The force understands all types of neighbourhood demand. Its understanding is enhanced through using its Neighbourhood App and performance and effectiveness framework. This helps the force know what resources it needs for the demand it experiences. It has retained the neighbourhood policing model it put in place in 2017 and has increased the number of neighbourhood officer posts to 450. This includes officers in neighbourhood policing teams, and safer neighbourhood services who are co-located with partners. As at 31 March 2022 the force also had 119 police community support officers.
Its neighbourhood officers are protected from being routinely abstracted from their roles. The force monitors officers’ abstractions against its policy to make sure that they are minimised and appropriate. While neighbourhood officers are very occasionally abstracted to other duties, this doesn’t affect their ability to problem-solve to prevent crime and anti-social behaviour. This shows the priority that the force gives to neighbourhood policing in local communities.
The force has professionalised neighbourhood policing
The force has developed its own professional and accredited neighbourhood policing training programme. This training is provided over three days and includes a full day on problem-solving and the early intervention powers available to officers and partner organisations. The development of officers and staff in this area of work continues through professional development days.
New police recruits are trained in problem-solving as part of their initial course, with input from criminology academics. Each student officer spends part of their initial training attached to a neighbourhood policing team to complete a piece of work that involves practically applying their learning. This allows the force to assess which officers would be most suitable for a role as a neighbourhood officer.
The force understands what is happening in local communities to inform its approach with partner organisations
Comprehensive analysis and the sharing of information and knowledge between the force and its partner organisations provide an effective view of what is happening locally. This is done through documents and meetings involving the partner organisations, which include local authority community safety teams.
The analysis includes information about people who frequently call the police and other public services, repeat victims and repeat offenders. It identifies the people who need support to protect them and deter them from crime, or where intervention or enforcement is needed. Geographical locations where multiple incidents are reported are also featured. It is encouraging to see the joint sharing of information and knowledge to help plan and direct activity.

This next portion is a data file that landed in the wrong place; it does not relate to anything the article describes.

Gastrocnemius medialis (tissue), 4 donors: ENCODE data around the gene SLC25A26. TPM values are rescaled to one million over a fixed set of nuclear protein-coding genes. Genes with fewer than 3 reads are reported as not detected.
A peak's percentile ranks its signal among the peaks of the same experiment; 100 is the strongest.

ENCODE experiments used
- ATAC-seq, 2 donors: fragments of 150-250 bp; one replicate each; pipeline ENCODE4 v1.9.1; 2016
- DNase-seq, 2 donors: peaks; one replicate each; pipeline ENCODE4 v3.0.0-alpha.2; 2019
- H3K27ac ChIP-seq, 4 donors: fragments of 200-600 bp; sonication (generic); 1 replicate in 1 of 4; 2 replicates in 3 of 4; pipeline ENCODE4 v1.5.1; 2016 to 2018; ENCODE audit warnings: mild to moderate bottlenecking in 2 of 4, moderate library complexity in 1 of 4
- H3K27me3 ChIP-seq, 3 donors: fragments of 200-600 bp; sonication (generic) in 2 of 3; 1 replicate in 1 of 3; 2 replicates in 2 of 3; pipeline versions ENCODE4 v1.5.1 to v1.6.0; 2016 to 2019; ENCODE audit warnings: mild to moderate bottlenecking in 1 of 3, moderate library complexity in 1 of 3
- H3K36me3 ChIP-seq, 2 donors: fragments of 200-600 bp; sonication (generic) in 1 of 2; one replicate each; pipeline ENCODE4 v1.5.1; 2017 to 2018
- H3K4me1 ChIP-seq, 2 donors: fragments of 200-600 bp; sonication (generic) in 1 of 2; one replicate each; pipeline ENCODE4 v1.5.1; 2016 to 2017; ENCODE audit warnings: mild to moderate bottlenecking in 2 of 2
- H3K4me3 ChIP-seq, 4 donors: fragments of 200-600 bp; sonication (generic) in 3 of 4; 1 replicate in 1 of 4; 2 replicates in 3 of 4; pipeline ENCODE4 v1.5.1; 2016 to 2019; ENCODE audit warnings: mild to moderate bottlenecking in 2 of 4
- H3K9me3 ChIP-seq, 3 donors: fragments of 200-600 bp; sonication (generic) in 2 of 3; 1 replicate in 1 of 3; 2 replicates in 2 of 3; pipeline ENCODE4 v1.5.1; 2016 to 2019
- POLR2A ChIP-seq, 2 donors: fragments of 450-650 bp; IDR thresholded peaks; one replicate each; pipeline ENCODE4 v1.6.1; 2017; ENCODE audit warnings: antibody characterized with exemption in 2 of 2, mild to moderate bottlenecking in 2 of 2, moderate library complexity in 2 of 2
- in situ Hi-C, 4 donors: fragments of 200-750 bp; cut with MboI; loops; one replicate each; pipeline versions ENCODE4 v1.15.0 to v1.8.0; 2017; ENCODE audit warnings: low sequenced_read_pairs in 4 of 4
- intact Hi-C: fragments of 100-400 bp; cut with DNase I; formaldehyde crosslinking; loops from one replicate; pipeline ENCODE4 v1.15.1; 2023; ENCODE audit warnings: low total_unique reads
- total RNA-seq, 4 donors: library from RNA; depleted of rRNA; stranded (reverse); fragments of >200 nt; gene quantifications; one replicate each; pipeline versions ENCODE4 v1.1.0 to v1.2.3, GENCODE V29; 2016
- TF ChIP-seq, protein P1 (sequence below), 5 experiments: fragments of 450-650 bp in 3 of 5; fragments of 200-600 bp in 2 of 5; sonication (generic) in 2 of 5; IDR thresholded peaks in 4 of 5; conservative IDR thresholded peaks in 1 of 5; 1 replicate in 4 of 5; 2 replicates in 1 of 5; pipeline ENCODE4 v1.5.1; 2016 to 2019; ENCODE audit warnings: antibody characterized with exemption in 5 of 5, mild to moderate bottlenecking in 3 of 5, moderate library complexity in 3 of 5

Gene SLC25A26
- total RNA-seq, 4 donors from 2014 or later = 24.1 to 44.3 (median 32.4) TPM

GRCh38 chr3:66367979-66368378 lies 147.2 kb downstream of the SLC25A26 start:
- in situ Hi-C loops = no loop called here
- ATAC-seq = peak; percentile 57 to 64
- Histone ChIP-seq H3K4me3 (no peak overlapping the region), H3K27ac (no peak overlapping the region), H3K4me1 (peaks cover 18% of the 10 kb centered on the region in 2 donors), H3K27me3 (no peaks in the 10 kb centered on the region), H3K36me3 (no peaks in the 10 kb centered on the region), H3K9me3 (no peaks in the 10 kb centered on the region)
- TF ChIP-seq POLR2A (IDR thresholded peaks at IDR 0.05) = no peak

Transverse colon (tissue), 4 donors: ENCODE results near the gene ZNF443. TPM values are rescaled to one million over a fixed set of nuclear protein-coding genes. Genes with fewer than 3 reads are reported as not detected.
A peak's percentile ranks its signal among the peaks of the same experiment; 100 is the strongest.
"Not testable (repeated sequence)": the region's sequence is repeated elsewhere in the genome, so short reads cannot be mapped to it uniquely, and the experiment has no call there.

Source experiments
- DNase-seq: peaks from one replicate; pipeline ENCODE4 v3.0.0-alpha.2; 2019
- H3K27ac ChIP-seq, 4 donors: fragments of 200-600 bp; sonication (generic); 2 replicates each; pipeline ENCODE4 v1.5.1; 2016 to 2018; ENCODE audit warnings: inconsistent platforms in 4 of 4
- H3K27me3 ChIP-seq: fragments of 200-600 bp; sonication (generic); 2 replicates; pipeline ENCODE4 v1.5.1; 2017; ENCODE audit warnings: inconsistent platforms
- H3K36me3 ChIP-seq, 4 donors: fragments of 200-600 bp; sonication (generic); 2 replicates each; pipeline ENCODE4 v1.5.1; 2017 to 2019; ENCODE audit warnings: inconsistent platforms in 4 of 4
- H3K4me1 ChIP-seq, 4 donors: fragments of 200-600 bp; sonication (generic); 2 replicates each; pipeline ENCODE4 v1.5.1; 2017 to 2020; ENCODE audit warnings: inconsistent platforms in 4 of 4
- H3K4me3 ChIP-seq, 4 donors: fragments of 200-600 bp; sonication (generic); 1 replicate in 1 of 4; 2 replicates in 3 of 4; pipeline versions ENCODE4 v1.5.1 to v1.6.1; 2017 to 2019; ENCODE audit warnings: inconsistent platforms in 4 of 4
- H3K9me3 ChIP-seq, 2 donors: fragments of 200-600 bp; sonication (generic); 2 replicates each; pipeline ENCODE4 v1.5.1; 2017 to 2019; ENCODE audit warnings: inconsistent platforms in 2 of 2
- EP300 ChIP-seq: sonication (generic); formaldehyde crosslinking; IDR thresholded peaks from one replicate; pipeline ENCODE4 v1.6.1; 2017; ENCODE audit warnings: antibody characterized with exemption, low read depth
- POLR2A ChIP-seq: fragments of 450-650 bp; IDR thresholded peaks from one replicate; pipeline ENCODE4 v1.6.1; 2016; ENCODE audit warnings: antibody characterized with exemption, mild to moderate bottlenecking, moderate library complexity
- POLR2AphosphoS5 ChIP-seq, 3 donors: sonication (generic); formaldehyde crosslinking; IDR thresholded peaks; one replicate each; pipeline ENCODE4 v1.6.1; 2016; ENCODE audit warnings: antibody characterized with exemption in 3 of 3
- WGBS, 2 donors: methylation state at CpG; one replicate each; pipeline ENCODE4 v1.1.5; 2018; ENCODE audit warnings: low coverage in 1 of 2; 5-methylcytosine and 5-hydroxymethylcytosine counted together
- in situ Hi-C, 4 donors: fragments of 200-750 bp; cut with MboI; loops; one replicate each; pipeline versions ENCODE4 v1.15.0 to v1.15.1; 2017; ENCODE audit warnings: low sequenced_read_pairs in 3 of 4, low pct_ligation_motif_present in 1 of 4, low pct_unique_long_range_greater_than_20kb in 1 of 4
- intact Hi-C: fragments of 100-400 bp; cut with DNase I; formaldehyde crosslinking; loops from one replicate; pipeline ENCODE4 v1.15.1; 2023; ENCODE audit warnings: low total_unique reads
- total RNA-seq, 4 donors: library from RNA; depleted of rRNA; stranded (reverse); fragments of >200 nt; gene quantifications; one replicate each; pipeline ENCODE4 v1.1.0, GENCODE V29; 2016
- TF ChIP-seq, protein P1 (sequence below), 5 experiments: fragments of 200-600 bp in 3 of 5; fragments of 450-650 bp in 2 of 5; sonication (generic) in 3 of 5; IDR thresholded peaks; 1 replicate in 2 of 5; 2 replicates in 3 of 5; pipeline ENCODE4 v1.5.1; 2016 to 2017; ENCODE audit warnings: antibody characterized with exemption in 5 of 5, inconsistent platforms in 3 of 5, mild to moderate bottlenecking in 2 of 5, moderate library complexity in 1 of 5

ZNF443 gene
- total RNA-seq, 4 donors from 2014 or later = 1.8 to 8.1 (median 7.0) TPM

There is a positive culture of problem-solving across the force, using a structured approach
The force has trained over 2,000 officers, staff and partner organisations in problem-solving techniques. This extends beyond its neighbourhood teams.
The force has good governance over its problem-solving to make sure there is consistent practice and that learning is shared. A structured approach based on an easy-to-use interactive portal gives officers and staff the guidance they need. Its problem-solving plans use the SARA (scanning, analysis, response and assessment) model, and are informed by data, intelligence and analysis to understand the problem. We found that neighbourhood teams had comprehensive plans in place relating to individuals and geographical locations, aimed at solving crime as well as reducing risk, vulnerability and demand. The plans contain hypotheses to test, good use of the problem-solving triangle, and an action plan with people assigned to actions, including partners. Actions follow a 4P approach (pursue, prepare, protect, prevent) to help guide longer-term activity. The plans are evaluated using an assessment framework, which also considers the cost and benefits of the problem-solving work carried out.
We found that other teams also used problem-solving techniques to understand the root cause of problems to prevent harm and vulnerability. And they have plans in place to support this approach. We were also pleased to hear partner organisations talk about how they work with the force to understand a problem, develop a plan to address it, and work together to carry it out. The effectiveness of this joint use of structured problem-solving is demonstrated by the force’s success in winning the category for ‘problem-solving with partners’ in the 2022 national Tilley Awards.
The force actively seeks out and applies evidence-based policing practice
The force uses evidence-based policing well. It looks for examples of evidence-based practice from other forces and applies these approaches to problems it has identified. It works with academics to develop and evaluate an evidence base where one doesn’t exist. This helps the force understand what kinds of policing activity work well. A controlled trial on preventing burglary used different approaches across three streets that had experienced the same level of crime over a period of time. An evaluation demonstrated a decrease in burglaries in two of the three areas. The costs and benefits were also considered in the force’s evaluation.
The chief constable is the national lead for problem-solving and the force regularly hosts a national problem-solving conference. This promotes evidence-based practice, bringing forces from across England and Wales together to share learning.
The force works well with partners to prevent crime, anti-social behaviour and recurring demand by supporting vulnerable people